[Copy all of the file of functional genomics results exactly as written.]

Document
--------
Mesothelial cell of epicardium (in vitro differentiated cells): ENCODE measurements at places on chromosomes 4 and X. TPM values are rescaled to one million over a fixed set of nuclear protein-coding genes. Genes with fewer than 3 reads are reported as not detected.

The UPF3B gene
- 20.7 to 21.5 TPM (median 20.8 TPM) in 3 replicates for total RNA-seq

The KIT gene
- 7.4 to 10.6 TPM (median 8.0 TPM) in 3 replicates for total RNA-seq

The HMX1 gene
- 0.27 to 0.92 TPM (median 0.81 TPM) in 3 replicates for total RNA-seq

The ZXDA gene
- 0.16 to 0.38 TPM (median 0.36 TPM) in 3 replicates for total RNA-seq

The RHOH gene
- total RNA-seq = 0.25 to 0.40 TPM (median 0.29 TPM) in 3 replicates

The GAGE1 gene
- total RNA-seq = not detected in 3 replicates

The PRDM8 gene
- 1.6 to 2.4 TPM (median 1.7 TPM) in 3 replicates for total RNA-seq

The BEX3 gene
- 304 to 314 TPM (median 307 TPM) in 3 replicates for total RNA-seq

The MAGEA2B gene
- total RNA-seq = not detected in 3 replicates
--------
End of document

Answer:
Mesothelial cell of epicardium (in vitro differentiated cells): ENCODE measurements at places on chromosomes 4 and X. TPM values are rescaled to one million over a fixed set of nuclear protein-coding genes. Genes with fewer than 3 reads are reported as not detected.

The UPF3B gene
- 20.7 to 21.5 TPM (median 20.8 TPM) in 3 replicates for total RNA-seq

The KIT gene
- 7.4 to 10.6 TPM (median 8.0 TPM) in 3 replicates for total RNA-seq

The HMX1 gene
- 0.27 to 0.92 TPM (median 0.81 TPM) in 3 replicates for total RNA-seq

The ZXDA gene
- 0.16 to 0.38 TPM (median 0.36 TPM) in 3 replicates for total RNA-seq

The RHOH gene
- total RNA-seq = 0.25 to 0.40 TPM (median 0.29 TPM) in 3 replicates

The GAGE1 gene
- total RNA-seq = not detected in 3 replicates

The PRDM8 gene
- 1.6 to 2.4 TPM (median 1.7 TPM) in 3 replicates for total RNA-seq

The BEX3 gene
- 304 to 314 TPM (median 307 TPM) in 3 replicates for total RNA-seq

The MAGEA2B gene
- total RNA-seq = not detected in 3 replicates